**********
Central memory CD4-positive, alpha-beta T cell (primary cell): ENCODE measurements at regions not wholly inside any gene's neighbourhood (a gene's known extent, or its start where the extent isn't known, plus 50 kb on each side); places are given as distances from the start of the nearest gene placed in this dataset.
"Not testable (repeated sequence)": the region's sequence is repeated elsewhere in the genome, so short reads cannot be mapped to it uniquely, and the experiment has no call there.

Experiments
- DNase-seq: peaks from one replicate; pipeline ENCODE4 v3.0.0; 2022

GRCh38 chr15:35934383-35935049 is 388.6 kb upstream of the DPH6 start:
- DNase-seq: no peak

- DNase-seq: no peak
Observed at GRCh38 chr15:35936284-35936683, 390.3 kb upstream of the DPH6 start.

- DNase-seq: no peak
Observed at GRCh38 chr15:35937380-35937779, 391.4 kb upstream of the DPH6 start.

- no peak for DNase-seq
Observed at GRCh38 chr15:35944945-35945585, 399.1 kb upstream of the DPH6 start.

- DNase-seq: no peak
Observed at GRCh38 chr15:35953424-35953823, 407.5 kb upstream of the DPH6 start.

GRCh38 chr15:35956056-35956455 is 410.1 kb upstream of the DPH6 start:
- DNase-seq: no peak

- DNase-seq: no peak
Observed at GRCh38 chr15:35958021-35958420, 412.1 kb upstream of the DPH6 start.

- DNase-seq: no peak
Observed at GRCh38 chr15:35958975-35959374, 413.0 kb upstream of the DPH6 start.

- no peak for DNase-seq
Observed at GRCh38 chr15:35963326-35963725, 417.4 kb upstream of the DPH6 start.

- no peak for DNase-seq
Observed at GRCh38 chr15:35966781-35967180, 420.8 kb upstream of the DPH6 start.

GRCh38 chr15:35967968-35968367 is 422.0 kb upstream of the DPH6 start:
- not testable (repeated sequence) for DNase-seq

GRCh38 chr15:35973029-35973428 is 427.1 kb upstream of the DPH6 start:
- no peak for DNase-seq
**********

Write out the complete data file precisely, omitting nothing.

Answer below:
Central memory CD4-positive, alpha-beta T cell (primary cell): ENCODE measurements at regions not wholly inside any gene's neighbourhood (a gene's known extent, or its start where the extent isn't known, plus 50 kb on each side); places are given as distances from the start of the nearest gene placed in this dataset.
"Not testable (repeated sequence)": the region's sequence is repeated elsewhere in the genome, so short reads cannot be mapped to it uniquely, and the experiment has no call there.

Experiments
- DNase-seq: peaks from one replicate; pipeline ENCODE4 v3.0.0; 2022

GRCh38 chr15:35934383-35935049 is 388.6 kb upstream of the DPH6 start:
- DNase-seq: no peak

- DNase-seq: no peak
Observed at GRCh38 chr15:35936284-35936683, 390.3 kb upstream of the DPH6 start.

- DNase-seq: no peak
Observed at GRCh38 chr15:35937380-35937779, 391.4 kb upstream of the DPH6 start.

- no peak for DNase-seq
Observed at GRCh38 chr15:35944945-35945585, 399.1 kb upstream of the DPH6 start.

- DNase-seq: no peak
Observed at GRCh38 chr15:35953424-35953823, 407.5 kb upstream of the DPH6 start.

GRCh38 chr15:35956056-35956455 is 410.1 kb upstream of the DPH6 start:
- DNase-seq: no peak

- DNase-seq: no peak
Observed at GRCh38 chr15:35958021-35958420, 412.1 kb upstream of the DPH6 start.

- DNase-seq: no peak
Observed at GRCh38 chr15:35958975-35959374, 413.0 kb upstream of the DPH6 start.

- no peak for DNase-seq
Observed at GRCh38 chr15:35963326-35963725, 417.4 kb upstream of the DPH6 start.

- no peak for DNase-seq
Observed at GRCh38 chr15:35966781-35967180, 420.8 kb upstream of the DPH6 start.

GRCh38 chr15:35967968-35968367 is 422.0 kb upstream of the DPH6 start:
- not testable (repeated sequence) for DNase-seq

GRCh38 chr15:35973029-35973428 is 427.1 kb upstream of the DPH6 start:
- no peak for DNase-seq